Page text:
The ICRC has been working in Yemen since the late 1960s and has thus accompanied the people of Yemen throughout the various conflicts over the past decades. The population in Yemen has undergone a tremendous amount of hardship due to the different cycles of conflict in the country. Despite this, the Yemeni people are extremely generous with the little they have and are also very dignified and resilient.
I arrived in Aden in May 2020 right as the world was shutting down at the height of the first wave of Covid-19 pandemic. The mood across Aden was somber but because of the high mortality rates being reported in Yemen, we concluded that doing nothing was not an option. After a lot of negotiations—both within the ICRC and externally—the ICRC opened a Covid-19 Care Centre in Aden in September 2020. This facility is a partnership between the ICRC, the Norwegian Red Cross, the Finnish Red Cross, and the Yemeni Red Crescent, and has since supported thousands of Yemenis across the south of the country.
Additionally, as part of its mandate, the ICRC visits places of detention on a regular basis to try to ensure that detainees are treated in a dignified manner and that their basic living conditions are met. Soon after the opening of the Covid-19 centre in Aden, the ICRC was asked by the parties to the conflict in Yemen to be a neutral intermediary in the implementation of an exchange of prisoners they had agreed upon under the auspices of the United Nations. Thus, the ICRC played its role in the transfer of former detainees following the agreement between the parties, driven by its humanitarian mandate and expertise in the field of detention.
During this process, the ICRC visited more than 1,000 detainees held by the main parties to the conflict in Yemen and facilitated their repatriation and return to the families and loved ones. This was an amazing operation and a logistical achievement, which involved 11 flights across 5 cities between Djibouti, Saudi Arabia and Yemen.
Despite these incredible achievements, however, the challenges of operating in a highly volatile conflict environment with a contested governance became evident. The complex nature of the conflict has a debilitating impact on humanitarian actors and their ability to gain safe access to vulnerable populations living in hard-to-reach areas. Many humanitarian actors—including the ICRC—have been impacted negatively by the deteriorating security conditions in Yemen. Sadly, in December 2020, three ICRC colleagues lost their lives, and four others were injured while transiting through Aden airport during an unprecedented missile attack, which killed and injured many civilians. These types of incidents remind us of the dangerous nature of the work humanitarians do, but also the need for parties to the conflict to take every step necessary to minimize the impact of the conflict on the civilian population and those trying to assist them in alleviating their suffering.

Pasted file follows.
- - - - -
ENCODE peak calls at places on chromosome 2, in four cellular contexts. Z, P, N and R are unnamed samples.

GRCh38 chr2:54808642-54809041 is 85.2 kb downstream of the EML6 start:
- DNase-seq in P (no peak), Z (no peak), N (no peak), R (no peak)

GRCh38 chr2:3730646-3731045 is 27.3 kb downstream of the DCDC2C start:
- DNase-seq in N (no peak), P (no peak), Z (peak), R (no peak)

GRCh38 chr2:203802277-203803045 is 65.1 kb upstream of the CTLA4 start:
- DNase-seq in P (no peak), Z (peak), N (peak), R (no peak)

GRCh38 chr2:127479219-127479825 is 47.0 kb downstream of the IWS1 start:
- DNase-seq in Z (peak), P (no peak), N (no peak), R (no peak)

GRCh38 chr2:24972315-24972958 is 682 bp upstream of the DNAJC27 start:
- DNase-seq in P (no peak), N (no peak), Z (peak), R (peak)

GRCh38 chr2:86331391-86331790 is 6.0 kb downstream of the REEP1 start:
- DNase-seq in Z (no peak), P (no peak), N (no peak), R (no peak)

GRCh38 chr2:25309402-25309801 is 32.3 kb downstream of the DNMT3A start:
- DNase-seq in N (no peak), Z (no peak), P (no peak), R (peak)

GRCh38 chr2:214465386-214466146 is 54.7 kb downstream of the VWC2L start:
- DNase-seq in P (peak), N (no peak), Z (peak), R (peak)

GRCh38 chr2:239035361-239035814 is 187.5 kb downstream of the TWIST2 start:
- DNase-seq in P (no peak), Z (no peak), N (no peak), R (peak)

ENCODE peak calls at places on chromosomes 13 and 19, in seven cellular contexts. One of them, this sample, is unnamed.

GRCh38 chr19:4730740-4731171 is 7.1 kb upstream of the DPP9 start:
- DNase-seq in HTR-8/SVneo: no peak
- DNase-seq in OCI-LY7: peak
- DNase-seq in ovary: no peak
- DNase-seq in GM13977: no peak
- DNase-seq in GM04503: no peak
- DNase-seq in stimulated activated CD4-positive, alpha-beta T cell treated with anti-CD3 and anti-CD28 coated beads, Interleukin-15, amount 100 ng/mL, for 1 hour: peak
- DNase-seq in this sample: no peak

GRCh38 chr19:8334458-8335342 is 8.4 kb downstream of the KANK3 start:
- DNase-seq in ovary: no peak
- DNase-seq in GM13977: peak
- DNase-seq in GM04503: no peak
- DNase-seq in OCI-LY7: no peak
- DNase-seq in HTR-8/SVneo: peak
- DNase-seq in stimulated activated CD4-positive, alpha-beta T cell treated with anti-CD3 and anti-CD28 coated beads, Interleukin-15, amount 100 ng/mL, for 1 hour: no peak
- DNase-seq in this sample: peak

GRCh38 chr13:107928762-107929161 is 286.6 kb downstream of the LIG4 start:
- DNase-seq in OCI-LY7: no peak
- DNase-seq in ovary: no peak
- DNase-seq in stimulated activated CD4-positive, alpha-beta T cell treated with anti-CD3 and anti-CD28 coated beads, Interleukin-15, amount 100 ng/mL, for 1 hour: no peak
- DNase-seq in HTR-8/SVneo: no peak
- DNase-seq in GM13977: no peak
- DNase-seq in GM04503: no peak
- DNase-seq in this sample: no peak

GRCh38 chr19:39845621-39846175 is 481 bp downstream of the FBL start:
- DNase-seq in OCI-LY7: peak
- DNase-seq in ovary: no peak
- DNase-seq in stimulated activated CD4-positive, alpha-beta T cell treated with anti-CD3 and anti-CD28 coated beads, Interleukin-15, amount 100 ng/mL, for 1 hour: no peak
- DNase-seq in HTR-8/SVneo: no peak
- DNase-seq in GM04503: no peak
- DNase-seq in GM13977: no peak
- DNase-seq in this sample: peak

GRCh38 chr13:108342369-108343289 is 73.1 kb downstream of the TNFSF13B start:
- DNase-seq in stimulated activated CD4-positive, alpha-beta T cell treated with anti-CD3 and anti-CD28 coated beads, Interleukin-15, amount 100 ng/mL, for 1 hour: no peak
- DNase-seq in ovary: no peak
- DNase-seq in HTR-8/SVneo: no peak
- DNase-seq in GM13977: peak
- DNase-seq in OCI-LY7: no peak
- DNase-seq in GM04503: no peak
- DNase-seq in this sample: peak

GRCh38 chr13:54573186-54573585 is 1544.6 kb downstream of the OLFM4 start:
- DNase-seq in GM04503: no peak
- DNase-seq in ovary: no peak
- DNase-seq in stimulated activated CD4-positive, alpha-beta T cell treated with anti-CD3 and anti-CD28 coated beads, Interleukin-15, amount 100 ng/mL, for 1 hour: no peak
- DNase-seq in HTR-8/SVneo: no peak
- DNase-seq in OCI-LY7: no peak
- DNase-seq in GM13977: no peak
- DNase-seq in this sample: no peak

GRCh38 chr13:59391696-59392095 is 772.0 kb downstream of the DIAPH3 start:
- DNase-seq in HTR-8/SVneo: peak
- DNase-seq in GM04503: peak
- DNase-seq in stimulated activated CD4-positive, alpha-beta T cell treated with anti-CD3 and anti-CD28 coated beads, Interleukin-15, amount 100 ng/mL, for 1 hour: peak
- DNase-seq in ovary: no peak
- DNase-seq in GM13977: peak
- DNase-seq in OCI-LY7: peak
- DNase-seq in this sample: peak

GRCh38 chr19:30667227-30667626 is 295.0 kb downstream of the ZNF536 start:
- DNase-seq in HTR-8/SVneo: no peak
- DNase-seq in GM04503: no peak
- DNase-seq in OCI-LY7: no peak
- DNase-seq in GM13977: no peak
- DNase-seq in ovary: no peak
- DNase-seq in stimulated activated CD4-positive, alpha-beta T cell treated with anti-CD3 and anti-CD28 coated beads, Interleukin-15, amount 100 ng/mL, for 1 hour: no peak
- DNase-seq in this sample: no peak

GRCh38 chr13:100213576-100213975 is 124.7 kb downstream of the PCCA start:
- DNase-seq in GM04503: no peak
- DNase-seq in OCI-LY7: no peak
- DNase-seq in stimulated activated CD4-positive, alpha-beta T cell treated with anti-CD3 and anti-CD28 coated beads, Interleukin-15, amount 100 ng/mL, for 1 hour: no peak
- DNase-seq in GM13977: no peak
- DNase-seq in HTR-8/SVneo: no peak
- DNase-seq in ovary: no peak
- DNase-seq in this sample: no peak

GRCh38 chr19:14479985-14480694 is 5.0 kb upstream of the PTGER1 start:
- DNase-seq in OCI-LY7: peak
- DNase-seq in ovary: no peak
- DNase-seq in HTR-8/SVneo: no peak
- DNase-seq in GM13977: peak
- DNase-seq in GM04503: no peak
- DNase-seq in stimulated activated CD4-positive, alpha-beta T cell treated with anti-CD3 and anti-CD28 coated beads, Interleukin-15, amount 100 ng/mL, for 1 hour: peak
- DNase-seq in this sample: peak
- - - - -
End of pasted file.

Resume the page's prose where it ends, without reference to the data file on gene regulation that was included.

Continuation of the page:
I have always been fascinated by humanitarian work, and there are a few reasons why that is. I was a refugee at a young age, when the conflict broke out in Somalia. I lived in a refugee camp in Eastern Ethiopia for close to a year. So, I have a pretty good sense of the hardships many individuals affected by conflicts and violence go through: to not know where your next meal will come from, to lack proper medical care, or to be separated from your family.
Secondly, I am quite fortunate to have a family whose members have been either public servants or humanitarians. Growing up, I was always interested in serving communities that were less privileged and fortunate than me. And, truth be told, I really do not know what else I would be doing if I was not helping vulnerable communities.
Actually, I came across the World Fellows Program by accident. During the tail end of my mission in Baghdad, I read a book called The Unraveling: High Hopes and Missed Opportunities in Iraq, which covers the U.S. invasion of Iraq in 2003 and the consequences of some of the choices that had been made by the Coalition Provisional Authority. This book, as it turns out, was written by Emma Sky, Director of the WF Program at Yale.
I joined the Program as a chance to take a step back from the high intensity work that I have been doing over the past 15 years across three continents. The Program has given me the opportunity to reflect and strategize on my next career moves. Additionally, it is a blessing to have such an incredible level of support from the Jackson team and to learn from the leadership journey of my cohort.